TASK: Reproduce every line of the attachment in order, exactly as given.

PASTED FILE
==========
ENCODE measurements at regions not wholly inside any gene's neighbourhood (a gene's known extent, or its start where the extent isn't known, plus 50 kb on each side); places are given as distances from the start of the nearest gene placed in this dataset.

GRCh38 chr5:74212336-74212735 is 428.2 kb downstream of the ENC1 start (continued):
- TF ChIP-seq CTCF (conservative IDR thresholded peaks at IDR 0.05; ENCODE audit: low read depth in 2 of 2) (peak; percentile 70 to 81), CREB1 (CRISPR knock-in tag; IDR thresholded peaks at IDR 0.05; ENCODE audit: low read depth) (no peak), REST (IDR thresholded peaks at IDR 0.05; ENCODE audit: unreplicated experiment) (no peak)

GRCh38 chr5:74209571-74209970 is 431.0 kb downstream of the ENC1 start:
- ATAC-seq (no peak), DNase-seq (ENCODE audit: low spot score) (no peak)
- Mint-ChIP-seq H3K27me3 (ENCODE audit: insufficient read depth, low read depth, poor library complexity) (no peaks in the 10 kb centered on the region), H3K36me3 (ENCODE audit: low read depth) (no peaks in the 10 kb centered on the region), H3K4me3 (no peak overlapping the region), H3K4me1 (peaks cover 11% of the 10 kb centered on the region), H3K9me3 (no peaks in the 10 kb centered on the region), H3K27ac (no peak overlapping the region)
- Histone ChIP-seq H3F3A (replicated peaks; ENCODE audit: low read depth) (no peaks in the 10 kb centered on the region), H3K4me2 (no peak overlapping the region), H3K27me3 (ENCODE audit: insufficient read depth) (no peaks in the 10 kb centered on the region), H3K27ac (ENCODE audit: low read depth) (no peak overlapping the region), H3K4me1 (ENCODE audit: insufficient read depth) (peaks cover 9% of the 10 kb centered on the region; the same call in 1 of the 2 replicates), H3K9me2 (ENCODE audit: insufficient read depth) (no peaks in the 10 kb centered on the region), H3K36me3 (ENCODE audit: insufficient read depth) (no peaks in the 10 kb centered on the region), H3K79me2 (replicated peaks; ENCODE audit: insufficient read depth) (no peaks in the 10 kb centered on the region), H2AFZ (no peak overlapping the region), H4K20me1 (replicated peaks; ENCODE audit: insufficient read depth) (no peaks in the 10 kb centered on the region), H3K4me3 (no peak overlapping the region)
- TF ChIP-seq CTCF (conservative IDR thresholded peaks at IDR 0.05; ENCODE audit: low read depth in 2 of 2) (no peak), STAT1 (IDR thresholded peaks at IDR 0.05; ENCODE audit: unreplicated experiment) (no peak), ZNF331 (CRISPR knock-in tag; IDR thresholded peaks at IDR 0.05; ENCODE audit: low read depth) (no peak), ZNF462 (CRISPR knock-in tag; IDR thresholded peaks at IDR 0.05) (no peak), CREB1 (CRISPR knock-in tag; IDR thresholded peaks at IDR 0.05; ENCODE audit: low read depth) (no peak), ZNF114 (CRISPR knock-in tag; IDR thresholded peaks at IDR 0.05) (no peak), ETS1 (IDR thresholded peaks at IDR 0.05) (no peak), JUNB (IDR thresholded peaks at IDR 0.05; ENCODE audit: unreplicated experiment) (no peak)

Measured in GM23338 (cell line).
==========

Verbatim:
ENCODE measurements at regions not wholly inside any gene's neighbourhood (a gene's known extent, or its start where the extent isn't known, plus 50 kb on each side); places are given as distances from the start of the nearest gene placed in this dataset.

GRCh38 chr5:74212336-74212735 is 428.2 kb downstream of the ENC1 start (continued):
- TF ChIP-seq CTCF (conservative IDR thresholded peaks at IDR 0.05; ENCODE audit: low read depth in 2 of 2) (peak; percentile 70 to 81), CREB1 (CRISPR knock-in tag; IDR thresholded peaks at IDR 0.05; ENCODE audit: low read depth) (no peak), REST (IDR thresholded peaks at IDR 0.05; ENCODE audit: unreplicated experiment) (no peak)

GRCh38 chr5:74209571-74209970 is 431.0 kb downstream of the ENC1 start:
- ATAC-seq (no peak), DNase-seq (ENCODE audit: low spot score) (no peak)
- Mint-ChIP-seq H3K27me3 (ENCODE audit: insufficient read depth, low read depth, poor library complexity) (no peaks in the 10 kb centered on the region), H3K36me3 (ENCODE audit: low read depth) (no peaks in the 10 kb centered on the region), H3K4me3 (no peak overlapping the region), H3K4me1 (peaks cover 11% of the 10 kb centered on the region), H3K9me3 (no peaks in the 10 kb centered on the region), H3K27ac (no peak overlapping the region)
- Histone ChIP-seq H3F3A (replicated peaks; ENCODE audit: low read depth) (no peaks in the 10 kb centered on the region), H3K4me2 (no peak overlapping the region), H3K27me3 (ENCODE audit: insufficient read depth) (no peaks in the 10 kb centered on the region), H3K27ac (ENCODE audit: low read depth) (no peak overlapping the region), H3K4me1 (ENCODE audit: insufficient read depth) (peaks cover 9% of the 10 kb centered on the region; the same call in 1 of the 2 replicates), H3K9me2 (ENCODE audit: insufficient read depth) (no peaks in the 10 kb centered on the region), H3K36me3 (ENCODE audit: insufficient read depth) (no peaks in the 10 kb centered on the region), H3K79me2 (replicated peaks; ENCODE audit: insufficient read depth) (no peaks in the 10 kb centered on the region), H2AFZ (no peak overlapping the region), H4K20me1 (replicated peaks; ENCODE audit: insufficient read depth) (no peaks in the 10 kb centered on the region), H3K4me3 (no peak overlapping the region)
- TF ChIP-seq CTCF (conservative IDR thresholded peaks at IDR 0.05; ENCODE audit: low read depth in 2 of 2) (no peak), STAT1 (IDR thresholded peaks at IDR 0.05; ENCODE audit: unreplicated experiment) (no peak), ZNF331 (CRISPR knock-in tag; IDR thresholded peaks at IDR 0.05; ENCODE audit: low read depth) (no peak), ZNF462 (CRISPR knock-in tag; IDR thresholded peaks at IDR 0.05) (no peak), CREB1 (CRISPR knock-in tag; IDR thresholded peaks at IDR 0.05; ENCODE audit: low read depth) (no peak), ZNF114 (CRISPR knock-in tag; IDR thresholded peaks at IDR 0.05) (no peak), ETS1 (IDR thresholded peaks at IDR 0.05) (no peak), JUNB (IDR thresholded peaks at IDR 0.05; ENCODE audit: unreplicated experiment) (no peak)

Measured in GM23338 (cell line).